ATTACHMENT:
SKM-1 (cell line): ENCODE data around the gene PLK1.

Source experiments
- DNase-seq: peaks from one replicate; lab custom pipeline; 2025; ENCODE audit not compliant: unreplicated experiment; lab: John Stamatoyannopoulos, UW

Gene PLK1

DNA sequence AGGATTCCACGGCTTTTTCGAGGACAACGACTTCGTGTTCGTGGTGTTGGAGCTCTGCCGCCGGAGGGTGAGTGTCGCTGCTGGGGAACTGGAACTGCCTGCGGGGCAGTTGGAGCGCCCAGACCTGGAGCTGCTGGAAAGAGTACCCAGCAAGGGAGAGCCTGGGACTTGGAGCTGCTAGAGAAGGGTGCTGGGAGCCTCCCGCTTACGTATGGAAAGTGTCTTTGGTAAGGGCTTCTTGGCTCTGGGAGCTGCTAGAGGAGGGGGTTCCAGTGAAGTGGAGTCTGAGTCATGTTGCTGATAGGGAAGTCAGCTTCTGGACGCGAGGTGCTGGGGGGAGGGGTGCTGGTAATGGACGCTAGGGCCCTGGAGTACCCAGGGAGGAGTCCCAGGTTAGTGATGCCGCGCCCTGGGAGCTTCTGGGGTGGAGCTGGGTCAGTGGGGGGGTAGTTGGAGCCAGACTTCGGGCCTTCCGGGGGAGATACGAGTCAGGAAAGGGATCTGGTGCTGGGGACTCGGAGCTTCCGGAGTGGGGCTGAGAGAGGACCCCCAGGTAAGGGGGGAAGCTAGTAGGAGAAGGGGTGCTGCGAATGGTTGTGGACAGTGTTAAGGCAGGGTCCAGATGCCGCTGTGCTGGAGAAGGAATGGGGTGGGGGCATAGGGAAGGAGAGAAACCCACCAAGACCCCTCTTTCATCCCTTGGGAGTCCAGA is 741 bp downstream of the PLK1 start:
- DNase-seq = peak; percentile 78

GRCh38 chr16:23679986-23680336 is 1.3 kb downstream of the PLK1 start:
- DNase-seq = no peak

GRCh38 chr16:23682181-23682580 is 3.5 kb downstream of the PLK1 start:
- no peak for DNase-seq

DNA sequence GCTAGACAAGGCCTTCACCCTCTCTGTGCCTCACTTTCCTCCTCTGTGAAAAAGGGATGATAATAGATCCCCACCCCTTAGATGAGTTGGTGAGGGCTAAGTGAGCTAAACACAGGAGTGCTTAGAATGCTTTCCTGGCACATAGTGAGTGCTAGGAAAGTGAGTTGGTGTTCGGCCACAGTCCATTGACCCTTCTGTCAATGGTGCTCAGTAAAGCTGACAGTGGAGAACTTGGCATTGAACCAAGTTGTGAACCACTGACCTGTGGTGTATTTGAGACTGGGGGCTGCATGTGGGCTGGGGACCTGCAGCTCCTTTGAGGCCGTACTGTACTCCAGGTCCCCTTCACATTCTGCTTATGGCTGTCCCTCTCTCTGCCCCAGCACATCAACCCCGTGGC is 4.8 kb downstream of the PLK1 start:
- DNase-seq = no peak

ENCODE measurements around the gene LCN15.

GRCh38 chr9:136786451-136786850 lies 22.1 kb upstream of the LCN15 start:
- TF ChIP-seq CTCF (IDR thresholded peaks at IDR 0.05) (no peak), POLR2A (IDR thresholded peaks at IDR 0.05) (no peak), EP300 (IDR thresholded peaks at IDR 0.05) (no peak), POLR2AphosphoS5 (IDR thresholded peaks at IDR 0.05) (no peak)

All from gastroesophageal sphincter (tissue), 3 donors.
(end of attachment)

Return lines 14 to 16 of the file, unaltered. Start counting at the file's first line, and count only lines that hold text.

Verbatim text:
GRCh38 chr9:136786451-136786850 lies 22.1 kb upstream of the LCN15 start:
- TF ChIP-seq CTCF (IDR thresholded peaks at IDR 0.05) (no peak), POLR2A (IDR thresholded peaks at IDR 0.05) (no peak), EP300 (IDR thresholded peaks at IDR 0.05) (no peak), POLR2AphosphoS5 (IDR thresholded peaks at IDR 0.05) (no peak)

All from gastroesophageal sphincter (tissue), 3 donors.